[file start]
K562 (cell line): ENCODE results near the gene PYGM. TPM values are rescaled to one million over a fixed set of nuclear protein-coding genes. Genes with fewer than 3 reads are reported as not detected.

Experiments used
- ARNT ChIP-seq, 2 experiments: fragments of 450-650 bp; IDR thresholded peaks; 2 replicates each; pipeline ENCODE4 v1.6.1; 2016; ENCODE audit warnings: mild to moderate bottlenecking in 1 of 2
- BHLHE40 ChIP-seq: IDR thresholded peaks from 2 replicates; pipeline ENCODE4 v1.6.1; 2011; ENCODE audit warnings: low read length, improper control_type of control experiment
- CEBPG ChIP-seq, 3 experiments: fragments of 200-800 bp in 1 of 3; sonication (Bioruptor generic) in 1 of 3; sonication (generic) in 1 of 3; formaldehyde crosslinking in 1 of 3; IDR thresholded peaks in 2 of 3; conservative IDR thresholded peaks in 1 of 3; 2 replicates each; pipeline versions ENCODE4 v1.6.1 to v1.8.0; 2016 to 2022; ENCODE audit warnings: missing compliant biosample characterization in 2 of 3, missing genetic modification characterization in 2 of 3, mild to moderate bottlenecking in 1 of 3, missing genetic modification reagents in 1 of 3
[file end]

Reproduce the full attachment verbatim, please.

K562 (cell line): ENCODE results near the gene PYGM. TPM values are rescaled to one million over a fixed set of nuclear protein-coding genes. Genes with fewer than 3 reads are reported as not detected.

Experiments used
- ARNT ChIP-seq, 2 experiments: fragments of 450-650 bp; IDR thresholded peaks; 2 replicates each; pipeline ENCODE4 v1.6.1; 2016; ENCODE audit warnings: mild to moderate bottlenecking in 1 of 2
- BHLHE40 ChIP-seq: IDR thresholded peaks from 2 replicates; pipeline ENCODE4 v1.6.1; 2011; ENCODE audit warnings: low read length, improper control_type of control experiment
- CEBPG ChIP-seq, 3 experiments: fragments of 200-800 bp in 1 of 3; sonication (Bioruptor generic) in 1 of 3; sonication (generic) in 1 of 3; formaldehyde crosslinking in 1 of 3; IDR thresholded peaks in 2 of 3; conservative IDR thresholded peaks in 1 of 3; 2 replicates each; pipeline versions ENCODE4 v1.6.1 to v1.8.0; 2016 to 2022; ENCODE audit warnings: missing compliant biosample characterization in 2 of 3, missing genetic modification characterization in 2 of 3, mild to moderate bottlenecking in 1 of 3, missing genetic modification reagents in 1 of 3